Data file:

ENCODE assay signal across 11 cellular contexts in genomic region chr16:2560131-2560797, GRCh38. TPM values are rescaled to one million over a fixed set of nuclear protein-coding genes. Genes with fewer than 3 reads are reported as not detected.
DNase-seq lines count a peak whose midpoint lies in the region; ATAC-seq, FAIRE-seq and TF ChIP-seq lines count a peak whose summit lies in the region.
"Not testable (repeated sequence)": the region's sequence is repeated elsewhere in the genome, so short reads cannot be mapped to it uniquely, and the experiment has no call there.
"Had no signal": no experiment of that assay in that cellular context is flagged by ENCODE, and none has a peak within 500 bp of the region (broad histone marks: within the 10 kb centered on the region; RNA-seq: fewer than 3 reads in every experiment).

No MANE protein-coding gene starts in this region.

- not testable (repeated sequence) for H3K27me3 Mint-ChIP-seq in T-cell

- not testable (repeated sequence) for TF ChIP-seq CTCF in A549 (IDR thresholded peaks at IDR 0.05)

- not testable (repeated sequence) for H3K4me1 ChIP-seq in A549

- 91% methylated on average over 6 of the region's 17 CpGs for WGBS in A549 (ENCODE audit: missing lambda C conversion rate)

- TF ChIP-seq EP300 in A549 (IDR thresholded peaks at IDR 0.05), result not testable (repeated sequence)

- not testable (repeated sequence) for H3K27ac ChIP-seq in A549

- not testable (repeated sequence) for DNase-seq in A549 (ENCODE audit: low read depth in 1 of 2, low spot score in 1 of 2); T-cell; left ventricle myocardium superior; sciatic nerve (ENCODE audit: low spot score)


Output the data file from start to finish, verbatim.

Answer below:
ENCODE assay signal across 11 cellular contexts in genomic region chr16:2560131-2560797, GRCh38. TPM values are rescaled to one million over a fixed set of nuclear protein-coding genes. Genes with fewer than 3 reads are reported as not detected.
DNase-seq lines count a peak whose midpoint lies in the region; ATAC-seq, FAIRE-seq and TF ChIP-seq lines count a peak whose summit lies in the region.
"Not testable (repeated sequence)": the region's sequence is repeated elsewhere in the genome, so short reads cannot be mapped to it uniquely, and the experiment has no call there.
"Had no signal": no experiment of that assay in that cellular context is flagged by ENCODE, and none has a peak within 500 bp of the region (broad histone marks: within the 10 kb centered on the region; RNA-seq: fewer than 3 reads in every experiment).

No MANE protein-coding gene starts in this region.

- not testable (repeated sequence) for H3K27me3 Mint-ChIP-seq in T-cell

- not testable (repeated sequence) for TF ChIP-seq CTCF in A549 (IDR thresholded peaks at IDR 0.05)

- not testable (repeated sequence) for H3K4me1 ChIP-seq in A549

- 91% methylated on average over 6 of the region's 17 CpGs for WGBS in A549 (ENCODE audit: missing lambda C conversion rate)

- TF ChIP-seq EP300 in A549 (IDR thresholded peaks at IDR 0.05), result not testable (repeated sequence)

- not testable (repeated sequence) for H3K27ac ChIP-seq in A549

- not testable (repeated sequence) for DNase-seq in A549 (ENCODE audit: low read depth in 1 of 2, low spot score in 1 of 2); T-cell; left ventricle myocardium superior; sciatic nerve (ENCODE audit: low spot score)